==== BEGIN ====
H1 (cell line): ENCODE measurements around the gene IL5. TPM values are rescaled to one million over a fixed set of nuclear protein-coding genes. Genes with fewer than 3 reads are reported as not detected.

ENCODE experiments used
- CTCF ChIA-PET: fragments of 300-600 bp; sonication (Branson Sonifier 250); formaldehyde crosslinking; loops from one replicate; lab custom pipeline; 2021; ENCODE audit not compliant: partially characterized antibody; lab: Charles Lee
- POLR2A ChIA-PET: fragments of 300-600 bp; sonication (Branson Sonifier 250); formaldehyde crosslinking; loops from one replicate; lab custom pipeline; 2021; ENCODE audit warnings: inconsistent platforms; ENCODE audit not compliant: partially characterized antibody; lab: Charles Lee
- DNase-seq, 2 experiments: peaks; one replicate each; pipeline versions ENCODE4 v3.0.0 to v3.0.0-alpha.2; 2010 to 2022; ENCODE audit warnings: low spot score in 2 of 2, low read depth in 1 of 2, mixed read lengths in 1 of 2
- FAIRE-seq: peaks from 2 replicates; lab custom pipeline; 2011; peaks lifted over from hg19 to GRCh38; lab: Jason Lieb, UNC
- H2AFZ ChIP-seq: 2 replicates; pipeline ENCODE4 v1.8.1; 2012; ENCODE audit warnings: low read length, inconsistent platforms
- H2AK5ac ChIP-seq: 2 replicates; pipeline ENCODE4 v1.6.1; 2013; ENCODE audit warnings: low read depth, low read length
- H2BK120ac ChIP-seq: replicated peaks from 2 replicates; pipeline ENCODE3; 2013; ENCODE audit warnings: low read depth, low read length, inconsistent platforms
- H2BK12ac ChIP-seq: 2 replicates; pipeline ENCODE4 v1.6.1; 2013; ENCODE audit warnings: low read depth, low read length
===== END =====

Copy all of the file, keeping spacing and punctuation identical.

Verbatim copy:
H1 (cell line): ENCODE measurements around the gene IL5. TPM values are rescaled to one million over a fixed set of nuclear protein-coding genes. Genes with fewer than 3 reads are reported as not detected.

ENCODE experiments used
- CTCF ChIA-PET: fragments of 300-600 bp; sonication (Branson Sonifier 250); formaldehyde crosslinking; loops from one replicate; lab custom pipeline; 2021; ENCODE audit not compliant: partially characterized antibody; lab: Charles Lee
- POLR2A ChIA-PET: fragments of 300-600 bp; sonication (Branson Sonifier 250); formaldehyde crosslinking; loops from one replicate; lab custom pipeline; 2021; ENCODE audit warnings: inconsistent platforms; ENCODE audit not compliant: partially characterized antibody; lab: Charles Lee
- DNase-seq, 2 experiments: peaks; one replicate each; pipeline versions ENCODE4 v3.0.0 to v3.0.0-alpha.2; 2010 to 2022; ENCODE audit warnings: low spot score in 2 of 2, low read depth in 1 of 2, mixed read lengths in 1 of 2
- FAIRE-seq: peaks from 2 replicates; lab custom pipeline; 2011; peaks lifted over from hg19 to GRCh38; lab: Jason Lieb, UNC
- H2AFZ ChIP-seq: 2 replicates; pipeline ENCODE4 v1.8.1; 2012; ENCODE audit warnings: low read length, inconsistent platforms
- H2AK5ac ChIP-seq: 2 replicates; pipeline ENCODE4 v1.6.1; 2013; ENCODE audit warnings: low read depth, low read length
- H2BK120ac ChIP-seq: replicated peaks from 2 replicates; pipeline ENCODE3; 2013; ENCODE audit warnings: low read depth, low read length, inconsistent platforms
- H2BK12ac ChIP-seq: 2 replicates; pipeline ENCODE4 v1.6.1; 2013; ENCODE audit warnings: low read depth, low read length